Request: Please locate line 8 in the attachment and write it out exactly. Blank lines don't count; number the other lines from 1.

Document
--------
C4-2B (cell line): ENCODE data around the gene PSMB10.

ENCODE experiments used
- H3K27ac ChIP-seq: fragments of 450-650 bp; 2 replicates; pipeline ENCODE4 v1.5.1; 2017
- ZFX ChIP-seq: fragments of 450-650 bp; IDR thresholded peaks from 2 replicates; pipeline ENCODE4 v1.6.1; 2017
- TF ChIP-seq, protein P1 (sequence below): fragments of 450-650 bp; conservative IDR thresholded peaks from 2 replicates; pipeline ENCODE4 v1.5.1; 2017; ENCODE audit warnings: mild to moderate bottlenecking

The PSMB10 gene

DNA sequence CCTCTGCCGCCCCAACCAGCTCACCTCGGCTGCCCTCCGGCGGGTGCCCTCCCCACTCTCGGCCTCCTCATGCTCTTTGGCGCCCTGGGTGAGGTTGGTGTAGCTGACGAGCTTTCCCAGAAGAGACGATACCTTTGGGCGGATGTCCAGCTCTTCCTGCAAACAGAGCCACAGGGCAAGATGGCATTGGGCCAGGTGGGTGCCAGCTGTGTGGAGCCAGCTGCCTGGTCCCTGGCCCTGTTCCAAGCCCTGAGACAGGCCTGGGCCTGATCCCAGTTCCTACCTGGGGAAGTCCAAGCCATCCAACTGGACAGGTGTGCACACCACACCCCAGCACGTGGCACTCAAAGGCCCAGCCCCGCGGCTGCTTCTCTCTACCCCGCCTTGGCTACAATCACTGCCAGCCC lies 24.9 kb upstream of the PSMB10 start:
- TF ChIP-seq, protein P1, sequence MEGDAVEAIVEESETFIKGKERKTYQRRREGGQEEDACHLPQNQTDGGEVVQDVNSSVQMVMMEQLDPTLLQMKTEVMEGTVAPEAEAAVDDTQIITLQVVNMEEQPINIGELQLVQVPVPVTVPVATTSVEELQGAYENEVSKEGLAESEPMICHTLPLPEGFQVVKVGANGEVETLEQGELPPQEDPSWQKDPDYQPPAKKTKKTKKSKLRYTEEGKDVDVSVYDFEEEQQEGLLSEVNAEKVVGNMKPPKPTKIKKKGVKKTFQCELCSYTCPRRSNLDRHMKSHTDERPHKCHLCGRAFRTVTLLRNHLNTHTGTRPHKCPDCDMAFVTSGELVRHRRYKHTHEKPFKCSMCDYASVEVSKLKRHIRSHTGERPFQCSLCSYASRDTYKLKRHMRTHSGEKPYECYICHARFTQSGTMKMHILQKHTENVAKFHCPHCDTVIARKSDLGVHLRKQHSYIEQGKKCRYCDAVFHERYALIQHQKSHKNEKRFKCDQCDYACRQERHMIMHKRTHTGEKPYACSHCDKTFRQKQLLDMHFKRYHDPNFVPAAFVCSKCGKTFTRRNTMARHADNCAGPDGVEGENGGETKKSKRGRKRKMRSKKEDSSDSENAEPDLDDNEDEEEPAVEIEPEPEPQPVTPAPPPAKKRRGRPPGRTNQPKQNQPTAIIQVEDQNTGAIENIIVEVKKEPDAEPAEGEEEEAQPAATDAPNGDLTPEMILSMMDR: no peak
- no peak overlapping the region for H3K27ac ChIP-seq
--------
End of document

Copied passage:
- TF ChIP-seq, protein P1, sequence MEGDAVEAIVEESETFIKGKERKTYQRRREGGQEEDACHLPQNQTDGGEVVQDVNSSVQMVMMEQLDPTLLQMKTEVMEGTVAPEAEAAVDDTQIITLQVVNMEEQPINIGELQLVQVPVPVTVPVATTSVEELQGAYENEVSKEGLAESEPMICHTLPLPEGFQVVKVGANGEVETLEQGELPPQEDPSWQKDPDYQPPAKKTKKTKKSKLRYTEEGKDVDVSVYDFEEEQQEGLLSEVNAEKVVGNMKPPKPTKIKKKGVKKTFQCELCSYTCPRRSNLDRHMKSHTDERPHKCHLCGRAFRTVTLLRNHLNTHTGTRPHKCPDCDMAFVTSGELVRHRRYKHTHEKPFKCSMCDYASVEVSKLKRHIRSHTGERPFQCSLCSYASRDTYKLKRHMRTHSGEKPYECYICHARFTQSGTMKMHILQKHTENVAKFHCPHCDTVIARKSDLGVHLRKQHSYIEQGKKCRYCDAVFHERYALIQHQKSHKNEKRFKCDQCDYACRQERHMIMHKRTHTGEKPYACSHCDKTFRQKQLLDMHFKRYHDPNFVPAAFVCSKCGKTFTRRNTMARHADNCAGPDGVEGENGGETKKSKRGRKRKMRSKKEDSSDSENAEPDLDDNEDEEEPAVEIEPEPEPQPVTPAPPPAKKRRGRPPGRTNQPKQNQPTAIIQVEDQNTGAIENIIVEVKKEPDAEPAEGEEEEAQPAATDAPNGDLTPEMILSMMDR: no peak